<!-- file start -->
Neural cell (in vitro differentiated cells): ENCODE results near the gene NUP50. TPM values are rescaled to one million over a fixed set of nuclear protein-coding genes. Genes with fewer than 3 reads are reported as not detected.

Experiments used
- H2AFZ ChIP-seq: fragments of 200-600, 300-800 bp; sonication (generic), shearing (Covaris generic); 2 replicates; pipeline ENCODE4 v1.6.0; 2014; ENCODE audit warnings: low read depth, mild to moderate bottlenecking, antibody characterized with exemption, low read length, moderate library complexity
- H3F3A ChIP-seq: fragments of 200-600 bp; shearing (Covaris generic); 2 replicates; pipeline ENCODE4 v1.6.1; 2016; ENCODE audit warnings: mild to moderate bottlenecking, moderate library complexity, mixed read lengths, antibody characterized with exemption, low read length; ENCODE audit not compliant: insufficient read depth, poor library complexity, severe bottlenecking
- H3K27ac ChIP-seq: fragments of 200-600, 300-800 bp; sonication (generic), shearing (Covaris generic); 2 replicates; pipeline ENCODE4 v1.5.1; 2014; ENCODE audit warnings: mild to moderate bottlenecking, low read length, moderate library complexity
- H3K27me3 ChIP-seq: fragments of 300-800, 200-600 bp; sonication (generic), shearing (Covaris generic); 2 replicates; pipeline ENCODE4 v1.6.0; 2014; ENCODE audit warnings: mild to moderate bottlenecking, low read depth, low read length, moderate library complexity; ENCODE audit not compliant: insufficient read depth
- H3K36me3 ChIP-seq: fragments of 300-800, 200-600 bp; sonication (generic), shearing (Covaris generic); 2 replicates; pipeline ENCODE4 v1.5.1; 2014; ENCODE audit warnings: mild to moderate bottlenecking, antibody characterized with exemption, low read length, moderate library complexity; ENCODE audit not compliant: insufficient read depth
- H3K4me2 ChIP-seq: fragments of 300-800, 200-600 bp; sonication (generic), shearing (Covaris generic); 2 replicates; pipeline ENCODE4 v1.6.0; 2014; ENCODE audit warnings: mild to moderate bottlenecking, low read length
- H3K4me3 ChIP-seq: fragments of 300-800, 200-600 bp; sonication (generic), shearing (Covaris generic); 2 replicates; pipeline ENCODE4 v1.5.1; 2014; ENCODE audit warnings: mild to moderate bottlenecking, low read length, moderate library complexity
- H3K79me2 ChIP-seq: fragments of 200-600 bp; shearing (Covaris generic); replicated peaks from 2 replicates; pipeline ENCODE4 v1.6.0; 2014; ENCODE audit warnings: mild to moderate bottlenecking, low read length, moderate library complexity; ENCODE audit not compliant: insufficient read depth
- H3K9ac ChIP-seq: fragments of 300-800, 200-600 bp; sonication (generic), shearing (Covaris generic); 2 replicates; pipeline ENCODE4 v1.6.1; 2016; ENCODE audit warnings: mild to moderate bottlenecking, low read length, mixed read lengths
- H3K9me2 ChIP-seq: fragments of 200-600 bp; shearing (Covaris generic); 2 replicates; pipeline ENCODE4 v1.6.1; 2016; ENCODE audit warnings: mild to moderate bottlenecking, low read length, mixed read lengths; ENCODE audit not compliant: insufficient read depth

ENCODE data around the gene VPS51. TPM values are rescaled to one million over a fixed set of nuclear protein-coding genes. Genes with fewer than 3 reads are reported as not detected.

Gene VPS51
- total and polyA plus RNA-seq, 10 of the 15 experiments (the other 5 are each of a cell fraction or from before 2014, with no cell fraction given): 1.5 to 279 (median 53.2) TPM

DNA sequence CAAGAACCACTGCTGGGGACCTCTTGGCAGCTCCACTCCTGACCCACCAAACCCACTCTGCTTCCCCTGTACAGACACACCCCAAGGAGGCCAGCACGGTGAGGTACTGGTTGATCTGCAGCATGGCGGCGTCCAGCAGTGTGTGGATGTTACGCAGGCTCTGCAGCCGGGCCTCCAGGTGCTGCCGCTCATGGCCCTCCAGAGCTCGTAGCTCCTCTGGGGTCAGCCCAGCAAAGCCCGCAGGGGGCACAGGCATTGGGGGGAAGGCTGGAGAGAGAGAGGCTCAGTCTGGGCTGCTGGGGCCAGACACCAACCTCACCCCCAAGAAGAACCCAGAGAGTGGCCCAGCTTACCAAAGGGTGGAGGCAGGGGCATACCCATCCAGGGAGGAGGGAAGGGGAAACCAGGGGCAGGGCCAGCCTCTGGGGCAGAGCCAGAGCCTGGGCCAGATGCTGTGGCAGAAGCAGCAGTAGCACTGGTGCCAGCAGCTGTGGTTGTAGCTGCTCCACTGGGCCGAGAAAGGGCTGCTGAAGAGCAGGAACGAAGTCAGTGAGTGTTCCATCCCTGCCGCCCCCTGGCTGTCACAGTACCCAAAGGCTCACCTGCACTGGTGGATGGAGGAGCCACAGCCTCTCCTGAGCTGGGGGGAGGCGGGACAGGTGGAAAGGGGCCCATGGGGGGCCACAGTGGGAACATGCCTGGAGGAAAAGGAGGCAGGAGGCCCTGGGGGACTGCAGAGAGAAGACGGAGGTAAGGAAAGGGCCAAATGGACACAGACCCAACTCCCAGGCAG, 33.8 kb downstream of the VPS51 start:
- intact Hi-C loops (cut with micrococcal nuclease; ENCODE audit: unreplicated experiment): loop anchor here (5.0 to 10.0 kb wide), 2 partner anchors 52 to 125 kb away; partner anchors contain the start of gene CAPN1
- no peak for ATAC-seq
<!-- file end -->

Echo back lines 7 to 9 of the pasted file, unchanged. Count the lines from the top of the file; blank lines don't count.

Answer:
- H3K36me3 ChIP-seq: fragments of 300-800, 200-600 bp; sonication (generic), shearing (Covaris generic); 2 replicates; pipeline ENCODE4 v1.5.1; 2014; ENCODE audit warnings: mild to moderate bottlenecking, antibody characterized with exemption, low read length, moderate library complexity; ENCODE audit not compliant: insufficient read depth
- H3K4me2 ChIP-seq: fragments of 300-800, 200-600 bp; sonication (generic), shearing (Covaris generic); 2 replicates; pipeline ENCODE4 v1.6.0; 2014; ENCODE audit warnings: mild to moderate bottlenecking, low read length
- H3K4me3 ChIP-seq: fragments of 300-800, 200-600 bp; sonication (generic), shearing (Covaris generic); 2 replicates; pipeline ENCODE4 v1.5.1; 2014; ENCODE audit warnings: mild to moderate bottlenecking, low read length, moderate library complexity